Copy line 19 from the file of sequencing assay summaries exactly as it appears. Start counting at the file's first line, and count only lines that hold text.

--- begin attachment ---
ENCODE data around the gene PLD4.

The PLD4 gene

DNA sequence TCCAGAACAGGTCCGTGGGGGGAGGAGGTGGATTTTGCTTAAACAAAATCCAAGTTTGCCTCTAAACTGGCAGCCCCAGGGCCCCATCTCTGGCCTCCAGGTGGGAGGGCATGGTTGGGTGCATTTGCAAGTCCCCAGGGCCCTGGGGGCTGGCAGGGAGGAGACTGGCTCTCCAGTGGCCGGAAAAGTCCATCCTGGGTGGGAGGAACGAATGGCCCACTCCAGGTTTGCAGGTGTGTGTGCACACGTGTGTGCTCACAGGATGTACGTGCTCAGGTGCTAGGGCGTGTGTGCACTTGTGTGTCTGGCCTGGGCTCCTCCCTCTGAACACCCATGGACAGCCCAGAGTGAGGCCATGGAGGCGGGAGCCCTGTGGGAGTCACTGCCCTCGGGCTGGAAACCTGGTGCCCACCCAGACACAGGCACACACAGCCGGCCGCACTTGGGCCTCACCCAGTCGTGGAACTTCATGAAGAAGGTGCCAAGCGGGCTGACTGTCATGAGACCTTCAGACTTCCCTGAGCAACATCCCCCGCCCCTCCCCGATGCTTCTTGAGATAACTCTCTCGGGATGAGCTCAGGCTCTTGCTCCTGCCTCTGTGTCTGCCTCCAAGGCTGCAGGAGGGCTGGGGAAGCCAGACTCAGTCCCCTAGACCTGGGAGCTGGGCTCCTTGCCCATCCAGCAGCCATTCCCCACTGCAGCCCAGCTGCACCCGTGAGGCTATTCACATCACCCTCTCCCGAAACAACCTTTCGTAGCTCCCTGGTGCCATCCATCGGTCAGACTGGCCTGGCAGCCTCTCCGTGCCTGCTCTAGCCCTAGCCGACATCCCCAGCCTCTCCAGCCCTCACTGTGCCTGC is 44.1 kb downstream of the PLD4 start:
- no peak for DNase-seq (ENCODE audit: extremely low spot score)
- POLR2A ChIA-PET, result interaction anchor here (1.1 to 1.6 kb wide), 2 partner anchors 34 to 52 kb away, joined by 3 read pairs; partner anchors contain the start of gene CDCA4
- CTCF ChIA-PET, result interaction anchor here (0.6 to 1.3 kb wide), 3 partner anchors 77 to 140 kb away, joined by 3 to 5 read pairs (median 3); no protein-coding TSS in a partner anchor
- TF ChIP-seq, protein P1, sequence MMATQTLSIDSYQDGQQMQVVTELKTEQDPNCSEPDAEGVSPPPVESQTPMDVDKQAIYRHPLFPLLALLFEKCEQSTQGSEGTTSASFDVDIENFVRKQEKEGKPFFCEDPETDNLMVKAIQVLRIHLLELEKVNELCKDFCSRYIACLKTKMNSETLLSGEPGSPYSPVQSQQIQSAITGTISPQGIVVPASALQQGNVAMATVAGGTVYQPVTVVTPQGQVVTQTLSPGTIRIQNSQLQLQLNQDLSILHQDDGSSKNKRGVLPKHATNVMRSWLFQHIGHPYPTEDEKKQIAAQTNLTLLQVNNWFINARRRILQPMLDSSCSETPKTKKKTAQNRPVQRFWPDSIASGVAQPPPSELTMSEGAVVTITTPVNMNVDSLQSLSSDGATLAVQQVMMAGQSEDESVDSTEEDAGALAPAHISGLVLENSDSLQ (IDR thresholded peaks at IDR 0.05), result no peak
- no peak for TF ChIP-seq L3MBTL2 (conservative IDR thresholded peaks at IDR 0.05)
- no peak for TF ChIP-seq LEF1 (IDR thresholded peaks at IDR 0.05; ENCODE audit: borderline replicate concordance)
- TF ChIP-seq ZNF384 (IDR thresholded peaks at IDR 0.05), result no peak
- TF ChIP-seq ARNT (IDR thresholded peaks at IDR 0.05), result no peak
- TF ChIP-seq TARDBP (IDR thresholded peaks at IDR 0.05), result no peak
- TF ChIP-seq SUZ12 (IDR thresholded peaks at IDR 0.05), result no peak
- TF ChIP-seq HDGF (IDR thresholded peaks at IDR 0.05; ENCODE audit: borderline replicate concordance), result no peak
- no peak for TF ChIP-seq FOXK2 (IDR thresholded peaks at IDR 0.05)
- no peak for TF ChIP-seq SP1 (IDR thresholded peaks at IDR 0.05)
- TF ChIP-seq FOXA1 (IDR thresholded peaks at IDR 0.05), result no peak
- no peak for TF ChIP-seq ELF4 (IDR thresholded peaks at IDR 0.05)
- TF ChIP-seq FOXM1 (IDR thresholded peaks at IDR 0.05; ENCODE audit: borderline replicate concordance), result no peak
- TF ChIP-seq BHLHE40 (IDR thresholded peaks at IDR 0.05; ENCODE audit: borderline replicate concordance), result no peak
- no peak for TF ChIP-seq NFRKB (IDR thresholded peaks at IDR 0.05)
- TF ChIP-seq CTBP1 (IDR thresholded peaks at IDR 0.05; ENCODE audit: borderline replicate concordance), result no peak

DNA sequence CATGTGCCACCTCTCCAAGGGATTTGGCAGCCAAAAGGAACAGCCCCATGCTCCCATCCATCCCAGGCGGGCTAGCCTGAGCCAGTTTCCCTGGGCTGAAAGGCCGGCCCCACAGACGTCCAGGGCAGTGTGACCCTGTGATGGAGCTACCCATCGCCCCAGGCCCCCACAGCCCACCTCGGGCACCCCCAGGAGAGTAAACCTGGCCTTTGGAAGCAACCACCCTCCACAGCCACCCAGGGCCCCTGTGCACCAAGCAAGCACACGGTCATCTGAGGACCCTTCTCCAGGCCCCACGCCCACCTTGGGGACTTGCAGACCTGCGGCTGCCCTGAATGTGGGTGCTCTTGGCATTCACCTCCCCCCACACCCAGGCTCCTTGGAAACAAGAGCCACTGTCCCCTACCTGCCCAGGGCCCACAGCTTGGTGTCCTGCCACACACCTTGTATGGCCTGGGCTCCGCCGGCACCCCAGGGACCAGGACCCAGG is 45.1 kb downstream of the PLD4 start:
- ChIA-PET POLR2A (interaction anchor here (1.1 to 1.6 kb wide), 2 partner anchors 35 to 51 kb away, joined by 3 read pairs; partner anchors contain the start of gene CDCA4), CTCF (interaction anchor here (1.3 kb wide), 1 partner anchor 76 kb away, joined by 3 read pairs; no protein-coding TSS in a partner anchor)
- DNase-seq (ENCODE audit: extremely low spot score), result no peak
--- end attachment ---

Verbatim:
- TF ChIP-seq FOXM1 (IDR thresholded peaks at IDR 0.05; ENCODE audit: borderline replicate concordance), result no peak